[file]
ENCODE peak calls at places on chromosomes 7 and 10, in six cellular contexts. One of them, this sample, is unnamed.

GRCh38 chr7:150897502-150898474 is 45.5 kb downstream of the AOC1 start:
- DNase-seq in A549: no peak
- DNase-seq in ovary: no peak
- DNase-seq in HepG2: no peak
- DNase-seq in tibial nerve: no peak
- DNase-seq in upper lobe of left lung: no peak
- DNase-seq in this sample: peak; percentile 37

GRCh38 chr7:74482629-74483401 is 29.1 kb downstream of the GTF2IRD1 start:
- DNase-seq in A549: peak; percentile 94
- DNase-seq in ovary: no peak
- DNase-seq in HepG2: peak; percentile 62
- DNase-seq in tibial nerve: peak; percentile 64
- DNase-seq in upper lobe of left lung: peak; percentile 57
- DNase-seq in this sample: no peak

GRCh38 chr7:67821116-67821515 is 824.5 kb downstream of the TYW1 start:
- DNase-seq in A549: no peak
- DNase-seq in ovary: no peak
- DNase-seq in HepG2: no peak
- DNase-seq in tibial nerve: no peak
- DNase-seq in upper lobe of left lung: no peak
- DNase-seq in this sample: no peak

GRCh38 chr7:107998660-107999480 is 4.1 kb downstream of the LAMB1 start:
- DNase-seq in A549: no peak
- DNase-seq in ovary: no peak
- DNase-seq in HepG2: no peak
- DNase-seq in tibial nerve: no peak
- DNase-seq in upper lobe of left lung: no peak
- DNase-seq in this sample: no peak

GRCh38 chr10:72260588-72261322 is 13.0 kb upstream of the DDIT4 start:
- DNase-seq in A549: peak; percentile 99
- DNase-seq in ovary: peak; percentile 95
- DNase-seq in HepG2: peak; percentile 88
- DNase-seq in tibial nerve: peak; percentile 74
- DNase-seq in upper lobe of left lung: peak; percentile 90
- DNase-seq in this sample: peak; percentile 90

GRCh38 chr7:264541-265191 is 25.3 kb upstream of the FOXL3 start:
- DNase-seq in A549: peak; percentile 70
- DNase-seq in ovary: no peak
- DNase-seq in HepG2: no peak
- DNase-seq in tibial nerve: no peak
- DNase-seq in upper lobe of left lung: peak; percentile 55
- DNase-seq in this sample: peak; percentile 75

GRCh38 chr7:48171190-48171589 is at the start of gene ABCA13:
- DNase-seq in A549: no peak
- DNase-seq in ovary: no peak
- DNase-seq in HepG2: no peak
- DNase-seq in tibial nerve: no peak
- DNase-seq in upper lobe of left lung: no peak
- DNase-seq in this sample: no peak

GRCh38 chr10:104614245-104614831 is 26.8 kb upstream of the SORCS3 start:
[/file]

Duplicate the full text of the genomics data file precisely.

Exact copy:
ENCODE peak calls at places on chromosomes 7 and 10, in six cellular contexts. One of them, this sample, is unnamed.

GRCh38 chr7:150897502-150898474 is 45.5 kb downstream of the AOC1 start:
- DNase-seq in A549: no peak
- DNase-seq in ovary: no peak
- DNase-seq in HepG2: no peak
- DNase-seq in tibial nerve: no peak
- DNase-seq in upper lobe of left lung: no peak
- DNase-seq in this sample: peak; percentile 37

GRCh38 chr7:74482629-74483401 is 29.1 kb downstream of the GTF2IRD1 start:
- DNase-seq in A549: peak; percentile 94
- DNase-seq in ovary: no peak
- DNase-seq in HepG2: peak; percentile 62
- DNase-seq in tibial nerve: peak; percentile 64
- DNase-seq in upper lobe of left lung: peak; percentile 57
- DNase-seq in this sample: no peak

GRCh38 chr7:67821116-67821515 is 824.5 kb downstream of the TYW1 start:
- DNase-seq in A549: no peak
- DNase-seq in ovary: no peak
- DNase-seq in HepG2: no peak
- DNase-seq in tibial nerve: no peak
- DNase-seq in upper lobe of left lung: no peak
- DNase-seq in this sample: no peak

GRCh38 chr7:107998660-107999480 is 4.1 kb downstream of the LAMB1 start:
- DNase-seq in A549: no peak
- DNase-seq in ovary: no peak
- DNase-seq in HepG2: no peak
- DNase-seq in tibial nerve: no peak
- DNase-seq in upper lobe of left lung: no peak
- DNase-seq in this sample: no peak

GRCh38 chr10:72260588-72261322 is 13.0 kb upstream of the DDIT4 start:
- DNase-seq in A549: peak; percentile 99
- DNase-seq in ovary: peak; percentile 95
- DNase-seq in HepG2: peak; percentile 88
- DNase-seq in tibial nerve: peak; percentile 74
- DNase-seq in upper lobe of left lung: peak; percentile 90
- DNase-seq in this sample: peak; percentile 90

GRCh38 chr7:264541-265191 is 25.3 kb upstream of the FOXL3 start:
- DNase-seq in A549: peak; percentile 70
- DNase-seq in ovary: no peak
- DNase-seq in HepG2: no peak
- DNase-seq in tibial nerve: no peak
- DNase-seq in upper lobe of left lung: peak; percentile 55
- DNase-seq in this sample: peak; percentile 75

GRCh38 chr7:48171190-48171589 is at the start of gene ABCA13:
- DNase-seq in A549: no peak
- DNase-seq in ovary: no peak
- DNase-seq in HepG2: no peak
- DNase-seq in tibial nerve: no peak
- DNase-seq in upper lobe of left lung: no peak
- DNase-seq in this sample: no peak

GRCh38 chr10:104614245-104614831 is 26.8 kb upstream of the SORCS3 start: